Can a doc that premiered at Sundance 2017 and won an Oscar only months ago now win this Emmy? Yes — this award's last two winners were merely Oscar nominees. Meanwhile, Bryan Fogel's debut doc, which is also nominated for directing and writing (of this category's nominees, only Zen Diaries has as many other mentions), feels as timely as ever with Russia continuing to meddle in international affairs.
On the other hand... Its affiliation with Netflix helped get the film this far but could also stunt its prospects, as some feel it's wrong to call it a TV doc after so recently promoting it as a film.
Chris Smith uses archival footage and new interviews to examine Jim Carrey's descent into something resembling madness during the making of Milos Forman's 1999 Andy Kaufman biopic Man on the Moon. The doc screened at Venice and TIFF before Netflix acquired it, and Carrey will apparently be coming out of relative seclusion to help promote it.
On the other hand... This is its sole nom, so Netflix will likely prioritize Icarus.
Timed to the 50th anniversary of Mister Rogers' Neighborhood, this hourlong tribute was written and produced by JoAnn Young, veteran of 50-plus PBS specials, and hosted by Michael Keaton, who worked on the show in the 1970s. Possibly the beneficiary of confusion (some may think they're voting for Morgan Neville's hit feature Won't You Be My Neighbor?) and certainly of timing (Rogers' kindness is a welcome balm in the Trump era), it's also nominated for its writing.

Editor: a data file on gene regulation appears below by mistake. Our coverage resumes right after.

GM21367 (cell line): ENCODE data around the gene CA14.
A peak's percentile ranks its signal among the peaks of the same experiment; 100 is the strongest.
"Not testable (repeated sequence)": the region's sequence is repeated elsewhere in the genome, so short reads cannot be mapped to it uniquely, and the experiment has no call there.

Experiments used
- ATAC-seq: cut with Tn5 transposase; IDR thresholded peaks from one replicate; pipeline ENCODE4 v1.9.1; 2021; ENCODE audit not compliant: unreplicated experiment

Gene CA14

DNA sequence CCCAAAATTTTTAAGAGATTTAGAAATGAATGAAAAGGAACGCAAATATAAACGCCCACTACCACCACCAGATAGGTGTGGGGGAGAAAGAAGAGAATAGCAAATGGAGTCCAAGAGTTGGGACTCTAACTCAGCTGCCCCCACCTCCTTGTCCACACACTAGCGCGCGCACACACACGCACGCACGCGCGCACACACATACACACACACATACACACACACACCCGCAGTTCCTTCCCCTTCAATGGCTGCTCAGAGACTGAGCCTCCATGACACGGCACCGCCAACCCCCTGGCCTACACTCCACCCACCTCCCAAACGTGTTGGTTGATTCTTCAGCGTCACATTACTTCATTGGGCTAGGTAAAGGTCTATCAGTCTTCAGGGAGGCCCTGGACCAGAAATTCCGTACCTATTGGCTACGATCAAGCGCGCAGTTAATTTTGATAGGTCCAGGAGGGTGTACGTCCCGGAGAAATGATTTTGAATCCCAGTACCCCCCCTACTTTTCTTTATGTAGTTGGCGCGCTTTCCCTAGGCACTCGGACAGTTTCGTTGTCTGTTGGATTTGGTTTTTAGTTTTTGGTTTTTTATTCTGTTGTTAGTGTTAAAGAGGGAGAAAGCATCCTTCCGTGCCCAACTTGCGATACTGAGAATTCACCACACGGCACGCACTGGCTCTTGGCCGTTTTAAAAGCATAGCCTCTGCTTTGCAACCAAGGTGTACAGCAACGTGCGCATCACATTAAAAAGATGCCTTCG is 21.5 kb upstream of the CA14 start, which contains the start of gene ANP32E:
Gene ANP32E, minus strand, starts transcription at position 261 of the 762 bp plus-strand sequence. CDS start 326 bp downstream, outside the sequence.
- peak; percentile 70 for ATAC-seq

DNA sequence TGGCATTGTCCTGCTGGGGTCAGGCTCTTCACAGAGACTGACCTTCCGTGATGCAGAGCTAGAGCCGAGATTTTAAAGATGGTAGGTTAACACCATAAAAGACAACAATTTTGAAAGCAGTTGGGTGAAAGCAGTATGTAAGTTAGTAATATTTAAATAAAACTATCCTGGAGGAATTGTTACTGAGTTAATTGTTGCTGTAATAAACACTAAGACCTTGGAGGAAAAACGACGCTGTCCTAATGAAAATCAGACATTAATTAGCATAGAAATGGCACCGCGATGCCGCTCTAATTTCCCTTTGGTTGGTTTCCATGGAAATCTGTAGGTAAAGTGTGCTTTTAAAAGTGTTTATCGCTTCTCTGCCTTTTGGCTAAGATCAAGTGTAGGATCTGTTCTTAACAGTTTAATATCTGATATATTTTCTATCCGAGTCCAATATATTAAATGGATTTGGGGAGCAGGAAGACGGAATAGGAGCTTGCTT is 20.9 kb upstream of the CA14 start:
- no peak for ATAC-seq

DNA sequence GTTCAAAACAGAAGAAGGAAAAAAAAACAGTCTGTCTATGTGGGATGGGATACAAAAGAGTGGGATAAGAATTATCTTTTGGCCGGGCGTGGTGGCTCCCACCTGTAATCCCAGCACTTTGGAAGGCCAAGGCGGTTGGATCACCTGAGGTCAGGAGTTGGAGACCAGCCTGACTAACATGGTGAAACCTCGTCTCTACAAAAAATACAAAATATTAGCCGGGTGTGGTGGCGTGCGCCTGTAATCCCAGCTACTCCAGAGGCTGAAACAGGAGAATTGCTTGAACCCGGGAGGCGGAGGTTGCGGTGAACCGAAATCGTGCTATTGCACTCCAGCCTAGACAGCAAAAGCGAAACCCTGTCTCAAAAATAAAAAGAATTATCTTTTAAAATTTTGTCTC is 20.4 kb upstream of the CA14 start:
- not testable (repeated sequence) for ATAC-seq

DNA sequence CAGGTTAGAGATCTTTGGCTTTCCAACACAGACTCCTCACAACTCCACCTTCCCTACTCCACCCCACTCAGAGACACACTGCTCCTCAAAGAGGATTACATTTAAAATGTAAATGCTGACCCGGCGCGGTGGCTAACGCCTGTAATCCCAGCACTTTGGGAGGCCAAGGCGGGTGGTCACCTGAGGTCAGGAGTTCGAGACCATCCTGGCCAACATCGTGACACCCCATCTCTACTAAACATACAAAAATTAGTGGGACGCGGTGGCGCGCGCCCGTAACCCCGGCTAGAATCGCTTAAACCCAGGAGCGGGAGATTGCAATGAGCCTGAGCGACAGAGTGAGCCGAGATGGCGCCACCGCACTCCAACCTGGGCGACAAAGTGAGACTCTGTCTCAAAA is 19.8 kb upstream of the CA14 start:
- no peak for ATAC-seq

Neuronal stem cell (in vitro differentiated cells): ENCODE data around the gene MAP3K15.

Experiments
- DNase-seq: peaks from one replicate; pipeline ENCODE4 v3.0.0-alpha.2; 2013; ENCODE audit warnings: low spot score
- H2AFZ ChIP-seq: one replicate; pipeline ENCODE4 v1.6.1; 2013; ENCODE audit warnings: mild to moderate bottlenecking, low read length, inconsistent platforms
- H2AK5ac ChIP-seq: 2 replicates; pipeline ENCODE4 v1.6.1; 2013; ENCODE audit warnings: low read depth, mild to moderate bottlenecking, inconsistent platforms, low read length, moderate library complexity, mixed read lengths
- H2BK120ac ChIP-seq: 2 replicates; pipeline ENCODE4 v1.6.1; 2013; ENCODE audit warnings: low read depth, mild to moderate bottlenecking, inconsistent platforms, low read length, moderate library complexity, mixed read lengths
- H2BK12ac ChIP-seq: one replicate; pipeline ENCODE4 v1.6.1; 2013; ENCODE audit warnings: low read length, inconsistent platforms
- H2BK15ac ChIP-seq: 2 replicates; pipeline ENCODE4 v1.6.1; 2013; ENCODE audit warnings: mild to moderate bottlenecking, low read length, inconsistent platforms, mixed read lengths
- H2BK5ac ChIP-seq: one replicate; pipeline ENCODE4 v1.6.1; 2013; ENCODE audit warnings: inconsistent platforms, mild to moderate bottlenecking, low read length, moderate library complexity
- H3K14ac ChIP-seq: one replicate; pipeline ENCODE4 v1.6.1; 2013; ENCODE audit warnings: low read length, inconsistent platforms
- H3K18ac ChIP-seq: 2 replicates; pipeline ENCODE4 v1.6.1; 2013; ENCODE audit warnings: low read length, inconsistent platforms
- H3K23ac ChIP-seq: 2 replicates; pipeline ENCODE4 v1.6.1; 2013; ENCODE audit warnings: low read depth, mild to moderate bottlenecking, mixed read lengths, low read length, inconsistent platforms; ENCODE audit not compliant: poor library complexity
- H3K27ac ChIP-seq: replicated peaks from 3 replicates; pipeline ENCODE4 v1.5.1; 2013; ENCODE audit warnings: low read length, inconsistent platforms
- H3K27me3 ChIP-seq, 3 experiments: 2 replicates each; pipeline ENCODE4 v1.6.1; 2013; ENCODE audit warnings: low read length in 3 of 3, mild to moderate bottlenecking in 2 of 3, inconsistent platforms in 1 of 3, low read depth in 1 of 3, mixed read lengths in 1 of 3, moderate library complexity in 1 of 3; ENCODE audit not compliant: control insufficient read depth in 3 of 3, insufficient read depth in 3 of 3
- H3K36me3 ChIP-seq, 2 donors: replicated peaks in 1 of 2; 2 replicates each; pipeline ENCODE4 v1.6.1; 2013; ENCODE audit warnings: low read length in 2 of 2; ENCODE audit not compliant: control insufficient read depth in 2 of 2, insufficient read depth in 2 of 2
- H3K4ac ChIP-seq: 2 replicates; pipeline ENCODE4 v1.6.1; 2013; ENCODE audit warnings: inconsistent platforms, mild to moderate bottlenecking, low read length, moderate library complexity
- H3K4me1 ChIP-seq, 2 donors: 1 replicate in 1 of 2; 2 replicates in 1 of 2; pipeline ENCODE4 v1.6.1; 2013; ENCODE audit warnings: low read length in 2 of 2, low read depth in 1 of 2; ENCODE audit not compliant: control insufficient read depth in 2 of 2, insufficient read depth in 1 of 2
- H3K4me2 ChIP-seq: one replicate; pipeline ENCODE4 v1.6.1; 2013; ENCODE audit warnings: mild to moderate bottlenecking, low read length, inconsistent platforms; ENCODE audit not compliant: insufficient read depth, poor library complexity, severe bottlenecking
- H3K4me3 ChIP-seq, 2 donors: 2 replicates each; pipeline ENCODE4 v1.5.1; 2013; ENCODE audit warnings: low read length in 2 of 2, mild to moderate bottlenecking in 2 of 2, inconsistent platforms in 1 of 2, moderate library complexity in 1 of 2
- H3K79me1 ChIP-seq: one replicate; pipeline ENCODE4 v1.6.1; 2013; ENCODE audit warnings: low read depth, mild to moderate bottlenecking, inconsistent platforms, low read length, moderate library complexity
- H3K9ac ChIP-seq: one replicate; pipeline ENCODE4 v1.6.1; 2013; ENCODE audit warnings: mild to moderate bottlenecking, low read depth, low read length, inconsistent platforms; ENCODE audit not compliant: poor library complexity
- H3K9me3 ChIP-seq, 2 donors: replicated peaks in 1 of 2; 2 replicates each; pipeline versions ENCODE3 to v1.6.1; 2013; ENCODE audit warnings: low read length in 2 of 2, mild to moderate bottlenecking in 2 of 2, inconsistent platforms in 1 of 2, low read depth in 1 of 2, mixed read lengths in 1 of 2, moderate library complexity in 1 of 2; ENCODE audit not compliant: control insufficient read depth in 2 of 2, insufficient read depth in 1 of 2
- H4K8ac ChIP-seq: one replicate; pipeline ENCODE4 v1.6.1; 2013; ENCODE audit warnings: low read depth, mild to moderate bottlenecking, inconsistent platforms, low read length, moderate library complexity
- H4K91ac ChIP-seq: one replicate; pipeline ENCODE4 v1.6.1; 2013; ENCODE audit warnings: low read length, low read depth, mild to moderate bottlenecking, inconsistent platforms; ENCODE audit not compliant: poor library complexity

On the other hand... Unlike Neville's doc, this covers only Rogers' TV work, not his entire life.
This intimate portrait of one of America's greatest filmmakers, cut together from 15 interviews with him, had a big Los Angeles unveiling on the Paramount lot in September and then screened at the New York Film Festival in October. (Its subject, obviously pleased with the doc, attended both.) It also comes from strong Emmy stock: Susan Lacy, a 14-time winner best known for creating PBS' American Masters before moving over to HBO in 2013, helmed the production.
On the other hand... This is its sole nomination, so HBO will probably be prioritizing its other nominee in the category, The Zen Diaries of Garry Shandling.
Judd Apatow's four-and- a-half-hour doc is a celebration of the life — public and private — of his mentor Garry Shandling, who died in 2016. Like Mister Rogers: It's You I Like, it debuted in March, making it as fresh as any of the nominees. And like Icarus, it garnered three total noms (directing and editing, as well). Members of the TV community may lean into the opportunity to honor both Apatow and Shandling.
On the other hand... It's a multipart film (released over two nights), which leaves some wondering why it wasn't nominated in the docuseries category (currently, rules require three installments).
This story first appeared in an August stand-alone issue of The Hollywood Reporter magazine. To receive the magazine, click here to subscribe.